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The deadly delay.

Despite new forms of emergency treatment that can produce dramatic results (if administered early enough(, heart attack is still a major killer of both men and women. Powerful clot-dissolving drugs, for example, can open up clogged coronary arteries before extensive damage to the heart muscle has occurred. Used even sooner, before a fresh clot has had time to block the artery, they can even prevent heart attacks. Most certainly, time is of the essence when one must recognize symptoms of an impending or early heart attack.

Unfortunately, the dramatic increase in lives saved as the result of these newer emergency measures has not been matched by an increase in patient awareness of the need to seek emergency help. Many heart attack victims still do nothing about their symptoms in the early hours of an attack, when the chances of successful treatment are excellent. Instead, they delay seeking medical care, attributing their symptoms to gas," nerves," fatigue," or some other condition that may soon pass off. Unfortunately, this is why too many end up passing on.

A recent study of 100 heart attack patients in Detroit found one key factor that determined why some patients were likely to seek early care. Those who were more sensitive to various bodily sensations tended to take them more seriously than persons who were not so aware that they were experiencing something out of the ordinary. An unusual form of pain, pressure in the chest, light-headedness, or whatever, would cause the more sensitive person to do something about it. The less sensitive person, on the other hand, might tend to ignore such symptoms until they became so severe that they were forced to take action.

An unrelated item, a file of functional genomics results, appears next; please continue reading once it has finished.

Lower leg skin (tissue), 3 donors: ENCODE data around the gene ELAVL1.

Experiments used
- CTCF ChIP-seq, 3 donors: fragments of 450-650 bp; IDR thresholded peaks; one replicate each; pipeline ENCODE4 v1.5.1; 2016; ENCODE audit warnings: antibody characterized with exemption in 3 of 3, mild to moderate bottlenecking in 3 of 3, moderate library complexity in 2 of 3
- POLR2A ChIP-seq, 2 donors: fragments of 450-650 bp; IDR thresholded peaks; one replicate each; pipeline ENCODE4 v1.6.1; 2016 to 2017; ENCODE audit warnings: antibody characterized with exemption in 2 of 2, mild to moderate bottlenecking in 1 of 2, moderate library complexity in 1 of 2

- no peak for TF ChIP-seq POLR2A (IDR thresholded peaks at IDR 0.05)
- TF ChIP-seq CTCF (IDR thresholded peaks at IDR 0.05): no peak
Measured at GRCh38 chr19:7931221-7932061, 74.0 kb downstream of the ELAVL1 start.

Whatever one's sensitivity to changes in body functions, it is important to know what may be an impending heart attack and to seek immediate treatment. "Toughing it out" may indeed be macho," but when one's life is at stake, it's better to be embarrassed about being too cautious than to ignore what may have serious consequences ! So be prepared to take prompt action in seeking emergency medical care if any of the following symptoms occurs:

(1) Unusual sensations in the center of the chest that last longer than two minutes-discomfort, aching, squeezing, pressure, etc.

(2) Ache, pain, or a sensation of "heaviness" that spreads into the arms, the neck, or the shoulders.

(3) Chest pain accompanied by shortness of breath, dizziness, light-headedness, sudden sweating, feeling faint, nausea, or vomiting.
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Title Annotation:caring for heart attack
Publication:Medical Update
Date:Mar 1, 1992
Previous Article:Don't let over-the counter drugs put you under the counter.
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